Tomato late blight, caused by the oomycete Phytophthora infestans, was confirmed today (July 11, 2014) in a tomato sample from Henderson County, North Carolina and confirmed by the Plant Disease and Insect Clinic and the Quesada Lab at NCSU.
Late blight was confirmed in the Eastern part of the state a few weeks ago on a potato sample indicating that the pathogen has been in North Carolina for some time. The cool and wet weather recently experienced in the Western part of the state favored the late blight pathogen allowing it to cause infection in a tomato field. Symptoms were scattered in the field and about 10% of the plants were affected. Only foliar symptoms with no sporulation were observed and control measures are already being implemented by the affected grower.
It is important to remember that the late blight pathogen can travel long distances and that once the pathogen is found in a neighboring state or one county in North Carolina, it is likely already in several counties in the state. Outbreaks may not be seen due to lack of scouting or because environmental conditions are not favorable for disease even when pathogen inoculum is available. Therefore, it is critical that growers actively scout their fields, use preventive chemical control if possible, get accurate diagnostics if you suspect your crop has late blight, and implement control measures if you have an outbreak in your operation.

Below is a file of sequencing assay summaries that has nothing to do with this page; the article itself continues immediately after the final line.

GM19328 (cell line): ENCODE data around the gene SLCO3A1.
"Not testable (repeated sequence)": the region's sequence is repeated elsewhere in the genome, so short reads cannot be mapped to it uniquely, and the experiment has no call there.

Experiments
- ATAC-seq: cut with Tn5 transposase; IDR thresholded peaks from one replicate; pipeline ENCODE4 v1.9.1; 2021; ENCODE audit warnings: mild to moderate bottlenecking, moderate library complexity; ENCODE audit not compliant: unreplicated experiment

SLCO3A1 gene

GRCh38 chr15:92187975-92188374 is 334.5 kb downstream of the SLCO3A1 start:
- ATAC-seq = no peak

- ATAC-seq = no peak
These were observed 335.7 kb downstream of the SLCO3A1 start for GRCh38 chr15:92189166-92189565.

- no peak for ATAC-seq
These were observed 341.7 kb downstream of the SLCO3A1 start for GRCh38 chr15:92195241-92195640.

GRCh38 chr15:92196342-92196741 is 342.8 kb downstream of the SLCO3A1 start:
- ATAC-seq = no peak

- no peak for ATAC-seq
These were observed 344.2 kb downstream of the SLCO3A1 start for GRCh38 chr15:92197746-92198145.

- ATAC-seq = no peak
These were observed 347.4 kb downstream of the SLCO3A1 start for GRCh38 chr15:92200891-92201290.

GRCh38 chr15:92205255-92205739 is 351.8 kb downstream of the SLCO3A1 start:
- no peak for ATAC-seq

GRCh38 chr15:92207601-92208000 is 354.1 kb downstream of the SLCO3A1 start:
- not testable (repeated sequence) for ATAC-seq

Tomato and potato can become significantly defoliated due to late blight within days if environmental conditions favor the pathogen. Immediate action to protect susceptible crops in NC from late blight is recommended, especially in the Western part of the state since wet and cool weather is conducive to disease. For more information about tomato late blight and how to control it see our tomato and potato late blight fact sheets, which list effective products against late blight. Control recommendations are also available in the USAblight website, where you can register to receive text and/or email alerts when new disease outbreaks are reported.
If you think you have late blight in your tomatoes and/or potatoes please contact your local Extension Agent and send photos and/or physical samples to the Plant Disease and Insect Clinic. If late blight is confirmed in your samples by an expert, please send a report at the USAblight website to alert other growers. The USAblight website also contains information about disease identification and control.